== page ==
Nissan Murano CrossCabriolet History
2012 Nissan Murano CrossCabrioletEnlarge Photo
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The Nissan Murano CrossCabriolet is like no other vehicle sold in the U.S. today. It is simultaneously both a convertible with a cloth roof and a crossover utility vehicle with all-wheel drive, and its lines make it stand out--on the street and at freeway speeds--as a one-of-a-kind car that may puzzle passers-by and perplex even drivers of the far more conventional five-door Murano crossover.
In fact, the CrossCabrio is the sole crossover offered with a cloth top aside from the Jeep Wrangler, whose legendary rock-climbing and river-fording abilities (not to mention its military heritage) appeal to a hugely different set of buyers than the lady real-estate brokers we've seen behind the wheel of the soft-top Murano. You might have to go back as far as the tiny, oddball Suzuki X90 targa-topped all-wheel drive two-seater to find something quite as unusual as this car.
See our full review of the 2013 Nissan Murano CrossCabriolet for more information, including options, prices, and specifications.
The Nissan Murano CrossCabriolet shares both its running gear and front-end styling and sheetmetal with the standard Murano crossover. But from the windshield back, its designers sliced off the roof and substituted a pair of much longer side doors. The result is a tall, high-riding convertible with a stance and appearance unlike anything else on the roads.
Unfortunately, the CrossCabrio loses quite a lot of interior space to the packaging for the cloth convertible top. The driving position is good, and the Murano's well-organized interior is trimmed in woodgrain and leather for the ritzier convertible. The doors are long, and swing open in a wide arc, which makes entry and exit easier than it might have been--unless you're in a tight parking space. But the back seat is for homecoming queens only; there's neither leg nor shoulder room enough to seat two full-size adults. The trunk's small when the top is stowed, with only enough room for a couple of small suitcases, but it doubles when the roof is raised and latched.
The CrossCabriolet's drivetrain is Nissan's familiar 3.5-liter V-6 engine, producing 265 horsepower, mated to its continuously variable transmission (CVT), just as in the standard Murano. The combination provides a steady, unsurprising stream of power that's smooth and well quieted in this iteration. Fuel economy stays relatively high, at 17 mpg city and 22 mpg highway, despite the added weight of all-wheel drive and structural reinforcements.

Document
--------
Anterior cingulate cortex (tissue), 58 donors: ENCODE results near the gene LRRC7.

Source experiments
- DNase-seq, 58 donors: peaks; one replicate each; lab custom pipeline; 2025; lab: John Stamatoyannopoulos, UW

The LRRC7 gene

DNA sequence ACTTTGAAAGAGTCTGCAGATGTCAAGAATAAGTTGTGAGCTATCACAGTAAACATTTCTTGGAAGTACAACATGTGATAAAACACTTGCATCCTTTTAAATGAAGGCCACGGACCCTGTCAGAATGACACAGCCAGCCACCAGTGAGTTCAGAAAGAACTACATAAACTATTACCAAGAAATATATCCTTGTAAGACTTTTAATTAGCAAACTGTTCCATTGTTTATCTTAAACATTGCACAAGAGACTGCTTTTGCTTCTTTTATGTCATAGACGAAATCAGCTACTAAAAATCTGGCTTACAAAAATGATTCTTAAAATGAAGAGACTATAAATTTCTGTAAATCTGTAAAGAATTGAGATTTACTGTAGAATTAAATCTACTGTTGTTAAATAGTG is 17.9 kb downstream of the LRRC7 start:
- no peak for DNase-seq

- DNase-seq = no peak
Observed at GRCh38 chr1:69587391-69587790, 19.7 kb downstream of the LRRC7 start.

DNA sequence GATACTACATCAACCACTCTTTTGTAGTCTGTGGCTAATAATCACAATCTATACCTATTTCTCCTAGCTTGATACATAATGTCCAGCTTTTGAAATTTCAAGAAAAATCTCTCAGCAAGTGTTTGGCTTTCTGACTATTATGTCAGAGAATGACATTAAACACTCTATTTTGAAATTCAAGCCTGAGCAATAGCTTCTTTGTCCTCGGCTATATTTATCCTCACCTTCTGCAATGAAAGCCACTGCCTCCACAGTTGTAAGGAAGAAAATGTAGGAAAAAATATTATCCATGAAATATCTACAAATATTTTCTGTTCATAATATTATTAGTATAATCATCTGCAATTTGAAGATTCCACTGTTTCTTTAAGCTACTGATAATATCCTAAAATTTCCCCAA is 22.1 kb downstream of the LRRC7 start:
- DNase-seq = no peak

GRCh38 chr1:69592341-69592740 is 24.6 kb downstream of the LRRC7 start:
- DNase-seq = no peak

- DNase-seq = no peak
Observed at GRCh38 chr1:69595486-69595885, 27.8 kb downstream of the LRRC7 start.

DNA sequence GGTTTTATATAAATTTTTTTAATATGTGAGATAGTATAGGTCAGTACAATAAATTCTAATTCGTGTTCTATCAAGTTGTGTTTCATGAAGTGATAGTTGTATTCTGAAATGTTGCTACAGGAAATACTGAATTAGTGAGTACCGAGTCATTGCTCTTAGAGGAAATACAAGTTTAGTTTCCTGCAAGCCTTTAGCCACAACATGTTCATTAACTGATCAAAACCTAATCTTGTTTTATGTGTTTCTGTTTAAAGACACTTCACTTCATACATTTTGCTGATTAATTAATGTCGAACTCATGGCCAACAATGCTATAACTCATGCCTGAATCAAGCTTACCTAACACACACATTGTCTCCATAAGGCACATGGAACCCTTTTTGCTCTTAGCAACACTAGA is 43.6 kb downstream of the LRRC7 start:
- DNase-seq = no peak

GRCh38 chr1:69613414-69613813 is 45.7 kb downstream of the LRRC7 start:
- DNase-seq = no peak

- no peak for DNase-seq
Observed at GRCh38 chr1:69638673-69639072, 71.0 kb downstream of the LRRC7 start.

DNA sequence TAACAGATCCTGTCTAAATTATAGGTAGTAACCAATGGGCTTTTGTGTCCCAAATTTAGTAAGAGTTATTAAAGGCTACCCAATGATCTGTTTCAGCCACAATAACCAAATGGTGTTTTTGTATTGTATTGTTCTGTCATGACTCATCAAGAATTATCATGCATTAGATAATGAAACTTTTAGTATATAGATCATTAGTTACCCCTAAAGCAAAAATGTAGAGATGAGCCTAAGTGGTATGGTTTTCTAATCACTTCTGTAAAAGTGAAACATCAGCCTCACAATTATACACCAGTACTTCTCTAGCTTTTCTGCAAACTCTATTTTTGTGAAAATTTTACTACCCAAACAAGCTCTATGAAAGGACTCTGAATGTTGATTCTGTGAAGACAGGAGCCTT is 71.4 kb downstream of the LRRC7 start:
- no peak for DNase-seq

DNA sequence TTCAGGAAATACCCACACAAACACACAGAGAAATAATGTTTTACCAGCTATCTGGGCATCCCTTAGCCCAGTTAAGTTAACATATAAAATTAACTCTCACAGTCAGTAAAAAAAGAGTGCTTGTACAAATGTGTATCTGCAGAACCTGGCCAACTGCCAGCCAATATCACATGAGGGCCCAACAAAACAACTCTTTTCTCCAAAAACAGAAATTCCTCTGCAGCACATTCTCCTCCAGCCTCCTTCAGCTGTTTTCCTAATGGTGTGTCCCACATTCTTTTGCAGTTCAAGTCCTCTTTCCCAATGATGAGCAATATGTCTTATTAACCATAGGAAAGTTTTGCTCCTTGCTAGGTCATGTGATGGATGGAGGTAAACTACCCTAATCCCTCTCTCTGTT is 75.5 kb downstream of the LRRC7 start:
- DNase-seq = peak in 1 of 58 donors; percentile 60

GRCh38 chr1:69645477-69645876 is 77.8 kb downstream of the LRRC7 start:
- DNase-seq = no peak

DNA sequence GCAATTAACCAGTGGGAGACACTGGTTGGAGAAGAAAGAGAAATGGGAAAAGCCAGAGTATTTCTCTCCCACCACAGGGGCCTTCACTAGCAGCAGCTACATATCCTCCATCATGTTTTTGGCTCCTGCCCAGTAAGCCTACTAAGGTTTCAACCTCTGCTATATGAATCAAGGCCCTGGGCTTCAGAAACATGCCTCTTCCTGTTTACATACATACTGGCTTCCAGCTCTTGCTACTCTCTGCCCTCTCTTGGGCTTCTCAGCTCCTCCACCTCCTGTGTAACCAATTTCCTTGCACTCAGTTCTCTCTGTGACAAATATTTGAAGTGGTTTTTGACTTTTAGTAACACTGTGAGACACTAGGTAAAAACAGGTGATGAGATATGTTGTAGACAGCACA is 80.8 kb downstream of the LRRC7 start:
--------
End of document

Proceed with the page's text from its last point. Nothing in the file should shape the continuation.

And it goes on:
On the road, the CrossCabriolet has the same ride height as the stock Murano crossover. It has fairly responsive steering, but its ride is softer, and the convertible version bounds more, with less damping and more quiver in the body structure itself.
The all-wheel drive system, in fact, is standard on the Murano CrossCabriolet, which may assist in moving the greater weight of the convertible--not to mention helping to beef up its body structure. The suspension is also refined and recalibrated to accommodate the changes to the body as well. That convertible top, by the way, is so massive that it comes with its own sunroof--a glass panel that folds away neatly with the top.
Launched in 2011, the Nissan Murano CrossCabriolet carried over largely unchanged for 2012. Changes for 2013 included a pair of new paint colors and a new design for the 20-inch alloy wheels. Just one model is offered, with limited options. Standard equipment includes heated seats, a rearview camera, satellite radio, and Bluetooth and USB connectivity. In 2012, Nissan dropped the previously standard navigation system and cut the price by $1,850. The Murano CrossCabriolet is still likely to leave the lot at $45,000 or more, proving once again that beauty is in the eye of the beholder.
If nothing else, it's a vehicle that turns heads and starts conversations. That's often desirable in southern California, which is where most of the few CrossCabrios we've seen in the wild have been located.